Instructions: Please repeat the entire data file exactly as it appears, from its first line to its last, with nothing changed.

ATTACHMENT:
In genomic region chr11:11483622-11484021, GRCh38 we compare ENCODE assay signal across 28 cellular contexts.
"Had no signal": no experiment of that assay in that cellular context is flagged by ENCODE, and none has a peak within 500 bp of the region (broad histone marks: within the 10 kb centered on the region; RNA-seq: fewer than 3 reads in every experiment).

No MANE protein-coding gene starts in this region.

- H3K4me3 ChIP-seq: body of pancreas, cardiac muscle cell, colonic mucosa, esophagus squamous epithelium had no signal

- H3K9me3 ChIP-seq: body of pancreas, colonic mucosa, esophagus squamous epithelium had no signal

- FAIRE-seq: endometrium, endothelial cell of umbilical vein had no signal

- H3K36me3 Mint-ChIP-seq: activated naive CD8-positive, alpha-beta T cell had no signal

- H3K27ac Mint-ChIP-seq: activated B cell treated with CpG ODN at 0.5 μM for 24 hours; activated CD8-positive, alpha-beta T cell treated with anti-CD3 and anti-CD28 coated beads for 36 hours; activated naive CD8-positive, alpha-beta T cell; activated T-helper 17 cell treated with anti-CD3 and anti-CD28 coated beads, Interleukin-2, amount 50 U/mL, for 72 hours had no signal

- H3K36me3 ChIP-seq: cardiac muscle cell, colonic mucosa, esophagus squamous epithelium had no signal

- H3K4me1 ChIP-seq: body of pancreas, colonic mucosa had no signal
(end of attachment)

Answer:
In genomic region chr11:11483622-11484021, GRCh38 we compare ENCODE assay signal across 28 cellular contexts.
"Had no signal": no experiment of that assay in that cellular context is flagged by ENCODE, and none has a peak within 500 bp of the region (broad histone marks: within the 10 kb centered on the region; RNA-seq: fewer than 3 reads in every experiment).

No MANE protein-coding gene starts in this region.

- H3K4me3 ChIP-seq: body of pancreas, cardiac muscle cell, colonic mucosa, esophagus squamous epithelium had no signal

- H3K9me3 ChIP-seq: body of pancreas, colonic mucosa, esophagus squamous epithelium had no signal

- FAIRE-seq: endometrium, endothelial cell of umbilical vein had no signal

- H3K36me3 Mint-ChIP-seq: activated naive CD8-positive, alpha-beta T cell had no signal

- H3K27ac Mint-ChIP-seq: activated B cell treated with CpG ODN at 0.5 μM for 24 hours; activated CD8-positive, alpha-beta T cell treated with anti-CD3 and anti-CD28 coated beads for 36 hours; activated naive CD8-positive, alpha-beta T cell; activated T-helper 17 cell treated with anti-CD3 and anti-CD28 coated beads, Interleukin-2, amount 50 U/mL, for 72 hours had no signal

- H3K36me3 ChIP-seq: cardiac muscle cell, colonic mucosa, esophagus squamous epithelium had no signal

- H3K4me1 ChIP-seq: body of pancreas, colonic mucosa had no signal